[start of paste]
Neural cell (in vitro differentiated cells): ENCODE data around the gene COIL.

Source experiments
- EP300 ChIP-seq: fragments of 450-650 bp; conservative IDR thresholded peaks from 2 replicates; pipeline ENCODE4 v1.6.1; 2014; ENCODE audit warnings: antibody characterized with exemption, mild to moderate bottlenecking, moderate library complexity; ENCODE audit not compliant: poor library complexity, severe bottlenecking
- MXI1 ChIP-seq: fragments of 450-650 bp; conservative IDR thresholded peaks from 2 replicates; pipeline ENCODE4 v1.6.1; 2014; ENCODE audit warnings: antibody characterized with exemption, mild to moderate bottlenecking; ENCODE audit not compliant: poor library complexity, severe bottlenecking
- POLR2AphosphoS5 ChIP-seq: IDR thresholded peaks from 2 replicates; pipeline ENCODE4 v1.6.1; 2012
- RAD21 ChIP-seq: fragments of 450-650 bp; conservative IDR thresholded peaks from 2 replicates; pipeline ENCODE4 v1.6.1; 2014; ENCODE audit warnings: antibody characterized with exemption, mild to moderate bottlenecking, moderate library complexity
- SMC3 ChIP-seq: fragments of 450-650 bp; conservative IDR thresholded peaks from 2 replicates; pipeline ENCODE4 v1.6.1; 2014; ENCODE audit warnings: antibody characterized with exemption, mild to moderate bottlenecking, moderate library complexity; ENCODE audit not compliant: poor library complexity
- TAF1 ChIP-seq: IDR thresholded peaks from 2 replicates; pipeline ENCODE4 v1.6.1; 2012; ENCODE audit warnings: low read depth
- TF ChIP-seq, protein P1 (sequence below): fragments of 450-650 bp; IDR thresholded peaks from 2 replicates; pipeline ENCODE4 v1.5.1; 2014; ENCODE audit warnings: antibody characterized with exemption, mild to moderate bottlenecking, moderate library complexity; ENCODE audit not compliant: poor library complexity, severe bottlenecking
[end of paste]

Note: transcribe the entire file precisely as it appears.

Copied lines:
Neural cell (in vitro differentiated cells): ENCODE data around the gene COIL.

Source experiments
- EP300 ChIP-seq: fragments of 450-650 bp; conservative IDR thresholded peaks from 2 replicates; pipeline ENCODE4 v1.6.1; 2014; ENCODE audit warnings: antibody characterized with exemption, mild to moderate bottlenecking, moderate library complexity; ENCODE audit not compliant: poor library complexity, severe bottlenecking
- MXI1 ChIP-seq: fragments of 450-650 bp; conservative IDR thresholded peaks from 2 replicates; pipeline ENCODE4 v1.6.1; 2014; ENCODE audit warnings: antibody characterized with exemption, mild to moderate bottlenecking; ENCODE audit not compliant: poor library complexity, severe bottlenecking
- POLR2AphosphoS5 ChIP-seq: IDR thresholded peaks from 2 replicates; pipeline ENCODE4 v1.6.1; 2012
- RAD21 ChIP-seq: fragments of 450-650 bp; conservative IDR thresholded peaks from 2 replicates; pipeline ENCODE4 v1.6.1; 2014; ENCODE audit warnings: antibody characterized with exemption, mild to moderate bottlenecking, moderate library complexity
- SMC3 ChIP-seq: fragments of 450-650 bp; conservative IDR thresholded peaks from 2 replicates; pipeline ENCODE4 v1.6.1; 2014; ENCODE audit warnings: antibody characterized with exemption, mild to moderate bottlenecking, moderate library complexity; ENCODE audit not compliant: poor library complexity
- TAF1 ChIP-seq: IDR thresholded peaks from 2 replicates; pipeline ENCODE4 v1.6.1; 2012; ENCODE audit warnings: low read depth
- TF ChIP-seq, protein P1 (sequence below): fragments of 450-650 bp; IDR thresholded peaks from 2 replicates; pipeline ENCODE4 v1.5.1; 2014; ENCODE audit warnings: antibody characterized with exemption, mild to moderate bottlenecking, moderate library complexity; ENCODE audit not compliant: poor library complexity, severe bottlenecking